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Disease

  1. ‘Functional Cure’ Developed For Infants With HIV

    A team of researchers at Johns Hopkins University and the University of Mississippi have announced that a new type of treatment using standard HIV drugs has the potential to be a functional cure for children who were born with the disease. That's great news, and certainly impressive, but it leaves us wondering -- what exactly does a 'funtional cure' mean for people living with HIV and AIDS?

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  2. Clap On, Clap…Uh-oh: Antibiotic Resistant Gonorrhea Makes Its North American Debut

    The last oral antibiotic that is effective in curing the sexually transmitted disease gonorrhea may not be effective anymore. A study published today in the Journal of the American Medical Association (JAMA) found that the oral antibiotic cefixime was ineffective in treating the disease in 7% of cases where it was prescribed. For those of you who have been playing along at hom, watching gonorrhea get scarier and scarier, you can move your "STD Doomsday Clock" one minute closer to midnight, as pretty soon, the only viable medical treatment for gonorrhea will be "getting set on fire and thrown on the pile."

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  3. Meet Vomiting Larry, The Robot Who Vomits For Science

    Vomiting Larry, The Robot Who Vomits, may sound like a character in a short-lived and particularly unpleasant Saturday Night Live sketch, but the world we live in is not that simple. Far from a joke, Vomiting Larry is a robotic assistant built specifically to produce projectile vomit, and lots of it. Larry -- who is technically a "simulated vomiting system" that you can see in action after the break -- is helping researchers study the food borne illness norovirus in hopes of teaching researchers how it spreads, and thus how they can best control potential outbreaks.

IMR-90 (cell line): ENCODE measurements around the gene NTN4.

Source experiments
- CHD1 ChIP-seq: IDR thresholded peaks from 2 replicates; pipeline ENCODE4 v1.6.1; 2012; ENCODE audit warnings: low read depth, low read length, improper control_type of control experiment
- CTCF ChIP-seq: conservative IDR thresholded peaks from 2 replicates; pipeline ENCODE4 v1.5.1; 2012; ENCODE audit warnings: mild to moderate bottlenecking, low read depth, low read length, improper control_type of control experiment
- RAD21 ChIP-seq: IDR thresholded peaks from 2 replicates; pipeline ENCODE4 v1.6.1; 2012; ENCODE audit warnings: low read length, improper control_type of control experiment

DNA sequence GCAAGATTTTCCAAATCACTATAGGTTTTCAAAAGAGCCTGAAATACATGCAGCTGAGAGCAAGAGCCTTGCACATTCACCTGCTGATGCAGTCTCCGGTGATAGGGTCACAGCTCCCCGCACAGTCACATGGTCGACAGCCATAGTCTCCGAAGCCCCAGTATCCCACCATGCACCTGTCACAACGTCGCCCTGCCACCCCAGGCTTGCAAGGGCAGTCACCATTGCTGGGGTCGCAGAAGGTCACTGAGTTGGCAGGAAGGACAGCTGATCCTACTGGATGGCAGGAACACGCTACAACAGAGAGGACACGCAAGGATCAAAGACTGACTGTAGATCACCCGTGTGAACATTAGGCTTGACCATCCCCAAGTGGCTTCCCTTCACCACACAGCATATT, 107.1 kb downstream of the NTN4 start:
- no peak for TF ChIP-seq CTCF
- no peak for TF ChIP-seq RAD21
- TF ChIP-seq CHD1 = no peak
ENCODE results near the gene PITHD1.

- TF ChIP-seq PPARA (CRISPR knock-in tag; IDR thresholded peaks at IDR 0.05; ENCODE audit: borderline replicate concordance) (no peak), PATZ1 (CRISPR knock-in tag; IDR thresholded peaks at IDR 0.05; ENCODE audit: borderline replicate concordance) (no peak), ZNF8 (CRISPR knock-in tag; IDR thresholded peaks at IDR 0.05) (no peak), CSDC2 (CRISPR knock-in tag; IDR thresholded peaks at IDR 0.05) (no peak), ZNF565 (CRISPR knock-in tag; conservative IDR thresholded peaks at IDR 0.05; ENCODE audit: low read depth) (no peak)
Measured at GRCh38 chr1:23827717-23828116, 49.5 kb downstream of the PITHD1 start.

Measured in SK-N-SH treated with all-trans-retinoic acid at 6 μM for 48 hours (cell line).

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  4. Training Dogs To Sniff Out Bacteria In Hospitals

    This is Cliff. He's a two-year-old beagle who could become hospitals' newest, cutest weapon against infections by the bacterium Clostridium difficille. Hospitals around the world are rife with contagious C. diff infections, which kill thousands and sicken many more every year, raising health care costs, increasing the length of hospital stays, and, most tragically, costing lives. Cliff's highly sensitive nose, though, allows him to sniff out traces of the bacteria in patients' stool samples faster than traditional lab techniques can. In time, an army of dogs like Cliff could improve hospitals' ability to find C. diff infected patients and prevent them from spreading the disease to others while simultaneously making hospitals measurably more adorable than they are right now. You can see the world's first bacteria sniffing canine in action below.

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  5. Social Media Could Help Stop The Next Epidemic Before It Starts

    Social media is pretty much built for complaining, and there's nothing people like to complain about as much as being sick. If you come down with a flu, a bout of food poisoning, or a clammy sensation accompanied by a need for brains, chances are your Facebook friends and Twitter followers are going to hear about it. A team of epidemiologists led by researchers from Kansas State University are counting on it, in fact. The team is looking for ways to turn social media sites into high-tech monitoring and announcement systems for disease outbreaks than can stifle the spread of diseases by getting out in front of them early and getting the word out effectively about prevention.